Queensland’s newly announced stamp duty hike for foreign investors has been labelled a broken promise by a prominent real estate lobby group.
Queensland Treasurer Curtis Pitt last week announced that foreign buyers of residential real estate in the state will soon face an additional 3% stamp duty surcharge, following in the footsteps of the Victorian and New South Wales governments who have made similar announcements.
In announcing the increase Pitt said it will not deter foreign investors from targeting the Queensland property market, but Chris Mountford, Queensland executive director of the Property Council of Australia, said the Queensland government has sacrificed any advantage its real estate had in the search for revenue.
“The Treasurer has previously committed to making Queensland the most attractive state for foreign investment, now he is looking to abandon this competitive advantage in the search for more revenue,” Mountford said.
“At a time when the Queensland Government's resource revenue is being drastically written-down, trying to recoup losses from one of the few sectors of the Queensland economy that is currently generating jobs is short-sighted,” he said.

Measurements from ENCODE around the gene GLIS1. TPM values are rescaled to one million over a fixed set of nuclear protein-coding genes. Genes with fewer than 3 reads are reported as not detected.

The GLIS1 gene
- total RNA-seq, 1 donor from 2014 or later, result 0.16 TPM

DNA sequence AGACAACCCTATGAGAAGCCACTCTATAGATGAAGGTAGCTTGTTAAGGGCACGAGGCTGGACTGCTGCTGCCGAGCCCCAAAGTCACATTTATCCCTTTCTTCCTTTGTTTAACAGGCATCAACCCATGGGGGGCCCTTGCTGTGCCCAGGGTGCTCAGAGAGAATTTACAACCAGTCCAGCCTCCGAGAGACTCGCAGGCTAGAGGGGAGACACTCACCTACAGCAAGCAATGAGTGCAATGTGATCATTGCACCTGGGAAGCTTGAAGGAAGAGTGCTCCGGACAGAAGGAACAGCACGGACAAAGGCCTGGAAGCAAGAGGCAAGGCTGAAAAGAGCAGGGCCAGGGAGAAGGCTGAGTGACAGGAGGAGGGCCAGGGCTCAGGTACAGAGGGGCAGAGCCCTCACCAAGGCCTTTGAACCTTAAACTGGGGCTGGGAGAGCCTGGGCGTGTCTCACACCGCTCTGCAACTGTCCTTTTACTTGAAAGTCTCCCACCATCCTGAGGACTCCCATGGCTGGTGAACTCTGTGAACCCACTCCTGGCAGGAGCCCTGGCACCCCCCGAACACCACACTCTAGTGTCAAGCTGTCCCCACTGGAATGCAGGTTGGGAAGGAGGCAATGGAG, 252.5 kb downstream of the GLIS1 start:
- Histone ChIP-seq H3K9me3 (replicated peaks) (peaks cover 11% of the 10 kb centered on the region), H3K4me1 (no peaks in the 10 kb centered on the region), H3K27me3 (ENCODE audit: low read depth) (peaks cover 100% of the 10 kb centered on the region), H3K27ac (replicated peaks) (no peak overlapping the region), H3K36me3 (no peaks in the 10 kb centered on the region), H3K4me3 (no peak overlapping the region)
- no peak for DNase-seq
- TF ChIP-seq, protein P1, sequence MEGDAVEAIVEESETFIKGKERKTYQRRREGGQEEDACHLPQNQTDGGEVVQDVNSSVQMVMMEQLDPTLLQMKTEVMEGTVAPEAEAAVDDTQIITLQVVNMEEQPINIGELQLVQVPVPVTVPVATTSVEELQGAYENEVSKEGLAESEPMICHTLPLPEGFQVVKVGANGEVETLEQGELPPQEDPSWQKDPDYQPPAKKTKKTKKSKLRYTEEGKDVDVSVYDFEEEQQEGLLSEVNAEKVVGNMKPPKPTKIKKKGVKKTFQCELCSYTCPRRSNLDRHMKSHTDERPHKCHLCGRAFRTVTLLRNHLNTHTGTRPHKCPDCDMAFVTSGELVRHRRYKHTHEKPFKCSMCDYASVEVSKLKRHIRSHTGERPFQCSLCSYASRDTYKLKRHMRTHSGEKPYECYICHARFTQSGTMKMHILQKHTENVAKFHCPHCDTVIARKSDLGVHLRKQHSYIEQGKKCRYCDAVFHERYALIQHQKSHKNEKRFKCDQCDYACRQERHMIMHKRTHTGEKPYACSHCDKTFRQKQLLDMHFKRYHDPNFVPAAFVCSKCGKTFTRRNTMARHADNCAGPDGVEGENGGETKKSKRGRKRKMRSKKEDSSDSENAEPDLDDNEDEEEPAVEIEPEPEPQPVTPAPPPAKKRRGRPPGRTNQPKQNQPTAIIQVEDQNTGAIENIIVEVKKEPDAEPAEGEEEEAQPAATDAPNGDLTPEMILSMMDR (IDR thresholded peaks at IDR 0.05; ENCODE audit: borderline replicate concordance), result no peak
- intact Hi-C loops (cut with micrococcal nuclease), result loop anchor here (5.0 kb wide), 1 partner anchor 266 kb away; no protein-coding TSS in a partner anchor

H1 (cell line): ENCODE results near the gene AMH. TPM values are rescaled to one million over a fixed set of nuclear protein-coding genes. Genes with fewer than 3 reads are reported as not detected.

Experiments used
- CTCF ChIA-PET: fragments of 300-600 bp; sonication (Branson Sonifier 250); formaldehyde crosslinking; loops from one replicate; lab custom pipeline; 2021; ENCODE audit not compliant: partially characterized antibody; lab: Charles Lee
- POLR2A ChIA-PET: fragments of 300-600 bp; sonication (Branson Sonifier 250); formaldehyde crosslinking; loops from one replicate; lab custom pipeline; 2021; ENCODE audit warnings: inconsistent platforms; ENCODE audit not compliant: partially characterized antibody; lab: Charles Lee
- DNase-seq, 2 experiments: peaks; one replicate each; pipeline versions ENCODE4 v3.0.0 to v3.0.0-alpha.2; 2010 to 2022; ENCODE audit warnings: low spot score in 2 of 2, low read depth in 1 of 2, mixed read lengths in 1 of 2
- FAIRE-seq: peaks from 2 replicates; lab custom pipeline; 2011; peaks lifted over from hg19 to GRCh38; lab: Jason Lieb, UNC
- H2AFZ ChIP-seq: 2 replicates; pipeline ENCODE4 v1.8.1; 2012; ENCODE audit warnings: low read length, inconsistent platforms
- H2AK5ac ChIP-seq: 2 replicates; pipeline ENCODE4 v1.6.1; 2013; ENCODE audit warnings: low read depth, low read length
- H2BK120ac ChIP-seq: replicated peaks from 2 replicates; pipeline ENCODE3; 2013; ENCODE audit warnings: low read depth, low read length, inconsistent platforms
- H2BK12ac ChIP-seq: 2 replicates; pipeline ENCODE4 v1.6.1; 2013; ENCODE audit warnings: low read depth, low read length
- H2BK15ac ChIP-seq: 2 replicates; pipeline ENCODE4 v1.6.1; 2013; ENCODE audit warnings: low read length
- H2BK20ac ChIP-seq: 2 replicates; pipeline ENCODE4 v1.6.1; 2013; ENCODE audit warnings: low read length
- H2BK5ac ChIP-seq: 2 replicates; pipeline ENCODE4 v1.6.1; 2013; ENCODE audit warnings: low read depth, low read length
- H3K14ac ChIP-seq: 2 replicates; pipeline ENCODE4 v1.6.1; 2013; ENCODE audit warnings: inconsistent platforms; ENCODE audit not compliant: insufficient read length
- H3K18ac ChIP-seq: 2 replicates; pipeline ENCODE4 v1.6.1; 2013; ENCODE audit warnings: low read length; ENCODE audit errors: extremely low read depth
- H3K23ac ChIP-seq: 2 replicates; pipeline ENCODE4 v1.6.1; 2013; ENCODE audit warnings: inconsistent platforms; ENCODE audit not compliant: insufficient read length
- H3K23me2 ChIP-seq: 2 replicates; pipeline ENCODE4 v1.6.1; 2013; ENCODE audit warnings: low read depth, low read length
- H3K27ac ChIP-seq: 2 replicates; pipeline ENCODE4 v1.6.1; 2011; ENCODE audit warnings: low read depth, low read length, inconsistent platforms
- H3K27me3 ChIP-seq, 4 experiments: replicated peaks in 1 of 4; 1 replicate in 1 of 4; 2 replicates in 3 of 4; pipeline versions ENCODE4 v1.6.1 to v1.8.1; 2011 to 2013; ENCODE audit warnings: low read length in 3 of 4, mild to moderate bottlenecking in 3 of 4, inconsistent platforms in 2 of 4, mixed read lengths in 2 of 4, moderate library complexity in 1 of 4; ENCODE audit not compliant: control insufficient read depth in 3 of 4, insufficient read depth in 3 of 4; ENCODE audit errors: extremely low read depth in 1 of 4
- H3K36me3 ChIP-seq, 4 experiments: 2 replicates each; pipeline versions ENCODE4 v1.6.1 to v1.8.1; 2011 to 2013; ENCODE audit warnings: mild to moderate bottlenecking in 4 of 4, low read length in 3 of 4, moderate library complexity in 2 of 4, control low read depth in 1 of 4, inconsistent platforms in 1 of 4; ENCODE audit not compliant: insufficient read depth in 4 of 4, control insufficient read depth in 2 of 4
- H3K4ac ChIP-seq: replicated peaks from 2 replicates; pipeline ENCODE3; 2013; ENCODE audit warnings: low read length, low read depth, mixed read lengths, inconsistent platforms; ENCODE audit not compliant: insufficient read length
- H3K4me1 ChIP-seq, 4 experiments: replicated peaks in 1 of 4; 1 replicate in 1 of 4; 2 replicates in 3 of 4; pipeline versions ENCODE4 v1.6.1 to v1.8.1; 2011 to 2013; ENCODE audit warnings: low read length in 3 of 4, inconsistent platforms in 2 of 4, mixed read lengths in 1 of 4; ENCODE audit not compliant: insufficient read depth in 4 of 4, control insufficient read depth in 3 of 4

In criticising the government’s move, Mountford pointed to a statement made in 2015 by Pitt in which he said the current government would not move to milk revenue from foreign investors.
“In the lead up to the election we made it very clear that we wanted to provide certainty to businesses and investors, and that we would not be changing the existing revenue policy settings this term of government,” Pitt said in a government statement on 6 May 2015.
“Therefore, we're ruling out any stamp duty surcharges for foreign investors who purchase a house in Queensland,” Pitt said.
The stamp duty increase was criticised on announcement by the Real Estate Institute of Queensland, who believes it could have serious repercussions for the apartment market in the state and Mountford said the move could prevent future projects from ever being started.
“Our residential development cycle has reached its peak. The Treasurer's actions are likely to intensify the market's cooling process, impacting construction work and ultimately jobs over the next 12 months and beyond.
“Foreign investors enable new residential projects to get off the ground, creating a huge economic benefit for the state and producing new stock that puts downward pressure on rents and keeps housing affordable for Queensland families."
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